My best regards to all members of
the colony and hope you are all enjoy
ing good health. ' WM. Hummel. •
Wmniii 1" l*l ■-<wM^^BllrWrMrti<TT*iri«iWTl«ffrtiYi»'-'r l f flffifr-l
REV. GEO. CANDEE, NAT'r. ORGANIZER.
All communications pertaining to or
ganizing and lecture work should bead
dressed to the national organiser, Rev.
Geo. Candee, 1017 Detroit Aye..Toledo.
We wish volunteer lecturers and or
The following members have been
commissioned to act as deputy organi
F. 1). Festner, 503 I 'ike St.. Coving
Rev. L; F. Finley. Brice, Ohio.
Marta Bethune ' Jones. Washington.
Rev. A. A. Worslev. Svlvania. Wis.
N. A. Quale, old Mifflin St.. Madison.
W. C. Lewis. Amothvst. Colo.
N. Crtwsland, Blue island. 111.
Fred Eichholtz. Kdison. Wash.
John Cloak, 10l Harbine Aye.. Day
R. 11. Hart. 1672 Indiana Aye., Tole
Pitt Whited, Jackson, Mich.
Tom Fitton, 171 Delavan Aye.. Buf
falo, N. Y.
J. W. Fairchild, Mizpah. Ky.
Rev. A. I). Hale. Haskins. Ore.
<'. Bishlr, Hutchinson. Kan.
Rev. Theo. A. Johnson. Rushmore,
Thomas Hickling, Box 106, Sandus
Mis- Helen J. Wescott, Manhattan.
B. C. C. LECTURE BUREAU.
The following members have express
ed their willingness to answer calls to
lecture in the interests of Socialism
and lb.- Brotherhood, For terms, dales.
etc., write direct to lecturers:
Mi— Helen Potter (the noted Imper
sonator). Hotel I'elham. Huston. Mass.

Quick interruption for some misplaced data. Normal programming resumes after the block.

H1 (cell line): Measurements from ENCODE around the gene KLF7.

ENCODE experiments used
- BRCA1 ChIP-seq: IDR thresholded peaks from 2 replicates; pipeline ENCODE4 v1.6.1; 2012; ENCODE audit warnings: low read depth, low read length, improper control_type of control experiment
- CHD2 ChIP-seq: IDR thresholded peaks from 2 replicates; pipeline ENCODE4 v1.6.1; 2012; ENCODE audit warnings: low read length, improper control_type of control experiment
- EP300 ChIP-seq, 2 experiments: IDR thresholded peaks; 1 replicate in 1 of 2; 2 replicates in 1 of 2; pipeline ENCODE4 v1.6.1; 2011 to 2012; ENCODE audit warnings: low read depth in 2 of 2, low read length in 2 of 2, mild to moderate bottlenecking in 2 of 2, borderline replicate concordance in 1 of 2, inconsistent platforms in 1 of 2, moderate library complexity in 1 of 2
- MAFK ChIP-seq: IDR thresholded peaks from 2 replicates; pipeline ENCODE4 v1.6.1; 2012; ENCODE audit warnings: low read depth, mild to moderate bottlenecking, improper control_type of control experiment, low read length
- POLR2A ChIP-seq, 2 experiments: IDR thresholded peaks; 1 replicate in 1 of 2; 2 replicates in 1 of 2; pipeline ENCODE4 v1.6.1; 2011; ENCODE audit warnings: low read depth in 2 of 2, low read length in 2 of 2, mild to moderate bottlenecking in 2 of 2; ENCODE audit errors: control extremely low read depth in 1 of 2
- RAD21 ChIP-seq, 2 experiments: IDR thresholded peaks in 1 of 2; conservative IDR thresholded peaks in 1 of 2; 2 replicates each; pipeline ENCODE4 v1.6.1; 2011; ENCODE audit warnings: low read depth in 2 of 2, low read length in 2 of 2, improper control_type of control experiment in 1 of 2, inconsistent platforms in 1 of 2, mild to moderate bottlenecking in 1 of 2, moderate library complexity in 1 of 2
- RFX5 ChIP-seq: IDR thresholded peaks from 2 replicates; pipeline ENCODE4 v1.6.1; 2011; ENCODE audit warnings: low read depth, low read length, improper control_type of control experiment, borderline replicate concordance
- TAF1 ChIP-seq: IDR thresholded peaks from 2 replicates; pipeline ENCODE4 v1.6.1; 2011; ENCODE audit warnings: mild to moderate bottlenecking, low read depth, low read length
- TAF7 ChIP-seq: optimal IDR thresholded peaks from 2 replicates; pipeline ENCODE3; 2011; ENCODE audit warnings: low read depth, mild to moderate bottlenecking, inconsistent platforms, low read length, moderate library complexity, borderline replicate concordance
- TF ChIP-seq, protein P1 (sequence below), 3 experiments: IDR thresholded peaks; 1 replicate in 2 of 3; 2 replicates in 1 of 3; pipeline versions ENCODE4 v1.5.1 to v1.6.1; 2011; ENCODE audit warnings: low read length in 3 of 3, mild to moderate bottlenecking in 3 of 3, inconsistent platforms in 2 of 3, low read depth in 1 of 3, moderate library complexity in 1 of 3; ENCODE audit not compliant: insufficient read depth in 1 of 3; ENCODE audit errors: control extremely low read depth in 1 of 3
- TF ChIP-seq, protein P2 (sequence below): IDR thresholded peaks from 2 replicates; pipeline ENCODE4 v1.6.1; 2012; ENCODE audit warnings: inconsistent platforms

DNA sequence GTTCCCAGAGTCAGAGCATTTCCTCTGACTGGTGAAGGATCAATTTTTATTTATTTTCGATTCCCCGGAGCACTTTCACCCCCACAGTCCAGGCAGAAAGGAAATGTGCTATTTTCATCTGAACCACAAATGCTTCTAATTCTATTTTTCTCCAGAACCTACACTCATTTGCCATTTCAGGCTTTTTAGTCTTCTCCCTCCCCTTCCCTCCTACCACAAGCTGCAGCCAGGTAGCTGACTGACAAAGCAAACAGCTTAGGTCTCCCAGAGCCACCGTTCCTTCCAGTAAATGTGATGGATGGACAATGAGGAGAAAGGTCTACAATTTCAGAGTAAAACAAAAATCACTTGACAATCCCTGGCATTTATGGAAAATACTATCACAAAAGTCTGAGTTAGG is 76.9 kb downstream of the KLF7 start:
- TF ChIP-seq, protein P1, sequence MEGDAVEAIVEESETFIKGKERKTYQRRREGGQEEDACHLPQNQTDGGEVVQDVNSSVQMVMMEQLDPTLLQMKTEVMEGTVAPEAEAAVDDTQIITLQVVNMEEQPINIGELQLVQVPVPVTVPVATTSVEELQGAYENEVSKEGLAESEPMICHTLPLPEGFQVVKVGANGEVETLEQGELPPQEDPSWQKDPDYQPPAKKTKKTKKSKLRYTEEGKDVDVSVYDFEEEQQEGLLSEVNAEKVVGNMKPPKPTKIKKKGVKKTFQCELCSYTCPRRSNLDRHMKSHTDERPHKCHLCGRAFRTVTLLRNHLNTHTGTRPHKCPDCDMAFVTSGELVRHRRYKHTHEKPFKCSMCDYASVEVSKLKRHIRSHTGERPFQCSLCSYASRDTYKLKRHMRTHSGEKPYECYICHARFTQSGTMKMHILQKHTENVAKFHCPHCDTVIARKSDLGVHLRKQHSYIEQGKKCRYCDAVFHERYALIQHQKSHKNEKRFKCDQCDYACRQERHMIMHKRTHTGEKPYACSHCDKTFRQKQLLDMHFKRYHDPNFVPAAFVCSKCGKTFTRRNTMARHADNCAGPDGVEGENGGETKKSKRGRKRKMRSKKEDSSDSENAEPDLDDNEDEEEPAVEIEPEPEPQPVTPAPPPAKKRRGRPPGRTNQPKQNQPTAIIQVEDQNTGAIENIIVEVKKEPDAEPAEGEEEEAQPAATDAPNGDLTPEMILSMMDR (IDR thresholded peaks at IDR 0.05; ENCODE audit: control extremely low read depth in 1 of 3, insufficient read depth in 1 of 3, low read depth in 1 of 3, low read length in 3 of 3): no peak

Mrs. Morion 11. Dunham, Burlington,
Levi S. Lewis. .112 Hamilton St.. Al
bany. N. Y.
Mrs. Clara C. Hoffman, 510 RlaltO
Building, Kansas City. Mo.
Mrs. [Catherine Lento Stevenson.The
Temple. Chicago. 111.
Mrs. Josephine L. Church, 1638 Dorr
St.. Toledo. Ohio.
Rev. .1. Stitt Wilson. 2.12 W. Chicago
Aye.. Chicago, ill.
Mrs. L. G. Johnson, 4323 Forestville
Aye.. Flat 21). Chicago, 111.
CHAS. 11. BWIOART, master workman.
The erection of houses in which to
shelter our ever increasing population
has been one of the problems that has
taxed the powers to the utmost, but the
problem has now been practically solv
ed. A few days will see the completion
of the second apartment house at
Equality. This house contains 30 rooms
12x14 and a large dormitory for single
men in the attic, and is being built out
of lumber and shingles of out own
I manufacture from timber cut from the
colony site. The only money paid out
was for hardware, windows, etc.
The saw. planing and shingle mills
are doing excellent service, and we can
now furnish all kinds of lumber and
shingles for our buildings.
At present, the agricultural depart
ment is pushing the work of planting
potatoes and various other kinds of veg
etables, and preparing the ground tor
oats. The clearing Of land has been car
ried on as fast as possible and we will
have a number of acres of our own land
under crop before the season is over.
Surveys have been made for ditches for
draining the marsh land, and it has
been Found that all we need is the
ditches, as we have abundant fall to
drain every foot of It, As soon as
these ditches can be put through a
large body of land will be opened up,
which will require little or no clearing
to put in condition to cultivate and
which will rival in productiveness the
far famed valley of the Nile.
One industry of which we are justly
proud is our nursery, and we will say
right here that we will in- prepared to
furnish nursery stock of all kinds for
the fall trade, and we will guarantee
thai what is ordered will be sent if we
have it in stock and no substitution of
'Vom. thing just as good" will be made.
The shoe shop has been turning out
some first class new work and keeping
up our repairing at the same time. We